Yes, the 2016 nomination contests have already begun.
But, no, there’s really no point in looking at way-too-early polling about those elections. Early polls mostly measure name recognition, even when we’re only a few months away from the Iowa caucuses; three years out from those events, we can’t even begin to guess which candidates will make it that far, let alone what anyone will think of them.
Hey, reporters: if you want to follow the invisible primary, focus on what key party actors are saying about the candidates. Which Republican candidates meet the tests of the Club for Growth or anti-abortion groups? Which Democratic candidates have made a positive impression on activists, especially those in the early primary and caucus states?
Cover the substance, too: What issues are going to be litmus tests on each side? Is there a particular climate position that all Democrats must take in order to be competitive, just as all Democrats in 2008 were pushed to sign on to what eventually became the Affordable Care Act? Are there policy conflicts between different groups, or between organized groups and activists, which might be eventually settled on the campaign trail?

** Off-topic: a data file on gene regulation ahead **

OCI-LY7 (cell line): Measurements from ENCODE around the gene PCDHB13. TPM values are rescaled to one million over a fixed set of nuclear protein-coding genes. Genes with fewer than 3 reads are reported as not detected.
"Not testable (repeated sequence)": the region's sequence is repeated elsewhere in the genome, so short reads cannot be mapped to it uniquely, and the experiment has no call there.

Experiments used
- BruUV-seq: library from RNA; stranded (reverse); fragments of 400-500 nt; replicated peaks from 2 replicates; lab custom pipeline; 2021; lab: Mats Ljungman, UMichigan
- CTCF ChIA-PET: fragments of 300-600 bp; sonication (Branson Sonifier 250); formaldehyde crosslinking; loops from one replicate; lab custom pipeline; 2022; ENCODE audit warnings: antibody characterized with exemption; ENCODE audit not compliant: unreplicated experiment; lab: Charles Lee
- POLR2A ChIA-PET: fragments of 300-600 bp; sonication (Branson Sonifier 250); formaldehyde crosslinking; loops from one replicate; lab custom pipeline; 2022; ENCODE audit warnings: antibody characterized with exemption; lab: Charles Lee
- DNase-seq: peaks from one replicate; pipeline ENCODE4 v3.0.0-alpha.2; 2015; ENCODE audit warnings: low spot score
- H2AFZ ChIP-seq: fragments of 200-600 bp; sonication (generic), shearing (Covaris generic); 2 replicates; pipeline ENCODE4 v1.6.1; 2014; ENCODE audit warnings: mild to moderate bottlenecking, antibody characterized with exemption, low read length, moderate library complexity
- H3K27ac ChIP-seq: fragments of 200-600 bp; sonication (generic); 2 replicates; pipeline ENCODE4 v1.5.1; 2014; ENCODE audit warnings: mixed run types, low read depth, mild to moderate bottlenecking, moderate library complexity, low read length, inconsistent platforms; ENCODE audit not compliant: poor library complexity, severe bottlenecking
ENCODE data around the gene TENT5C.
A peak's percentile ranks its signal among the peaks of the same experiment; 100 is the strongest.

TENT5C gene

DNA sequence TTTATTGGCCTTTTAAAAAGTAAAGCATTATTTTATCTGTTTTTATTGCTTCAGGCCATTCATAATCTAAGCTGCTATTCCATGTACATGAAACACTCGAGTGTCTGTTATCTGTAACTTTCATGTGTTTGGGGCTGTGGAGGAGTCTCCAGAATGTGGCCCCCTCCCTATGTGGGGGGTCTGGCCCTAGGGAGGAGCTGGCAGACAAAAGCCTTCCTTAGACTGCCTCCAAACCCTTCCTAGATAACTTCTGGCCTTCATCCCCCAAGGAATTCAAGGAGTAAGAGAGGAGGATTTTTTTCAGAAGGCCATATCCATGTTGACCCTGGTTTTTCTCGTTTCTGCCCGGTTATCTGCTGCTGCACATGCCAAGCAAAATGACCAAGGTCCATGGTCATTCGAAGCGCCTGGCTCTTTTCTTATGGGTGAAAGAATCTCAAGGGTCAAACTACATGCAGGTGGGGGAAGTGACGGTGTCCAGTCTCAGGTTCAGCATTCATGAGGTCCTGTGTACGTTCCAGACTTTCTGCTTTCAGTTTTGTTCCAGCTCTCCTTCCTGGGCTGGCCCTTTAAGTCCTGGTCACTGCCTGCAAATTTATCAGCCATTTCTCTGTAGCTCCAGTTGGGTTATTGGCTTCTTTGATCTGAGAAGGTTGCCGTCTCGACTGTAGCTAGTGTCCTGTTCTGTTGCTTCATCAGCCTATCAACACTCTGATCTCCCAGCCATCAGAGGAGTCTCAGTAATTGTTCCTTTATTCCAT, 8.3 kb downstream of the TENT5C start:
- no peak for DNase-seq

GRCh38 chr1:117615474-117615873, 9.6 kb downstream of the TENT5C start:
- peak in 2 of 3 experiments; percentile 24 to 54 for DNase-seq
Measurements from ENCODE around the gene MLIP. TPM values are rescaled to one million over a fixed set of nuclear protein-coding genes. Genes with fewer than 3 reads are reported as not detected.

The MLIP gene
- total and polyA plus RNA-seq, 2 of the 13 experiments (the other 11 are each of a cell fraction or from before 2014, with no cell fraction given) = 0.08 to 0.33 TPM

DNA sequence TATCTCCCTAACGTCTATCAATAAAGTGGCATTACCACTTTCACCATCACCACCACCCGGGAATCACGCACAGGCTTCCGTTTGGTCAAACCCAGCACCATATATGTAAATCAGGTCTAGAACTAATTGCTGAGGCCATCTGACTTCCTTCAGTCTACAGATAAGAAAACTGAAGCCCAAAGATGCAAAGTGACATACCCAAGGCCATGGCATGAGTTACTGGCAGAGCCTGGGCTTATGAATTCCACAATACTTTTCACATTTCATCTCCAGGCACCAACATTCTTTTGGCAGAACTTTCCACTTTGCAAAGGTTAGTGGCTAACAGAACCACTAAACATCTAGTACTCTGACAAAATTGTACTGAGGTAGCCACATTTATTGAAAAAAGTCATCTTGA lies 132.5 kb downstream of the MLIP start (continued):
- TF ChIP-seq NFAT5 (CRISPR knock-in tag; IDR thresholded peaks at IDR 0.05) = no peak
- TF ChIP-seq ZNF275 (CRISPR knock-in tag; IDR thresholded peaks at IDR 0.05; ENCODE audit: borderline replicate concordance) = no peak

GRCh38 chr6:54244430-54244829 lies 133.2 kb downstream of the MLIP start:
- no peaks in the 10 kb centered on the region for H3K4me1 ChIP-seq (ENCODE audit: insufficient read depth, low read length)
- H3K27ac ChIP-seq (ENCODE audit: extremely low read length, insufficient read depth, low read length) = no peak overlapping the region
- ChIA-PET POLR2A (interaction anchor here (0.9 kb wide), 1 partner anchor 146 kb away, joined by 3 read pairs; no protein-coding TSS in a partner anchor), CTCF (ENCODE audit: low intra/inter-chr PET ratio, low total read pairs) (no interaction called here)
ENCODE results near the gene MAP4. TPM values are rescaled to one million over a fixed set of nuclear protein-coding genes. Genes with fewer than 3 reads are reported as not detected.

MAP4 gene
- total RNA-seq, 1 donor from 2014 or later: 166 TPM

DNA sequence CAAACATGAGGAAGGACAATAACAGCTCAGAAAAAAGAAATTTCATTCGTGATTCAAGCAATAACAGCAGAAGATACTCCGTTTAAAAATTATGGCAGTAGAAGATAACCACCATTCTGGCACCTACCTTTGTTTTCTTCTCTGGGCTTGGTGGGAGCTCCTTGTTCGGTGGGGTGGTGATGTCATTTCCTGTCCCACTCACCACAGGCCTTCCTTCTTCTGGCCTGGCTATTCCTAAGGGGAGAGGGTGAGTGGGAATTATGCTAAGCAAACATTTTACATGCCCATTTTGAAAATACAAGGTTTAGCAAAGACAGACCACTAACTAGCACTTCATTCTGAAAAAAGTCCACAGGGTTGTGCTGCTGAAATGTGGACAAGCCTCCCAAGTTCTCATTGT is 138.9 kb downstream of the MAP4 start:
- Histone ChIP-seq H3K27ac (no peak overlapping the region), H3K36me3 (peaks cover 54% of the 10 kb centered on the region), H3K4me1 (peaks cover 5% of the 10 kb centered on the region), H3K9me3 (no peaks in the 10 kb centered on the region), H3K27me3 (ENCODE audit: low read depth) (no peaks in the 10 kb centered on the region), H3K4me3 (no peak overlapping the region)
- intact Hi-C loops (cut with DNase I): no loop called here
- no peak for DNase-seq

Those are the sorts of things that really are happening this early. Polls? They measure what voters think, and those whose only involvement in politics is voting certainly have not begun thinking about their far-off participation in the process, and so the answers voter surveys will get will be nothing more than junk.
In other words: Reporters should be covering the campaign that’s actually happening, and they should cover it properly.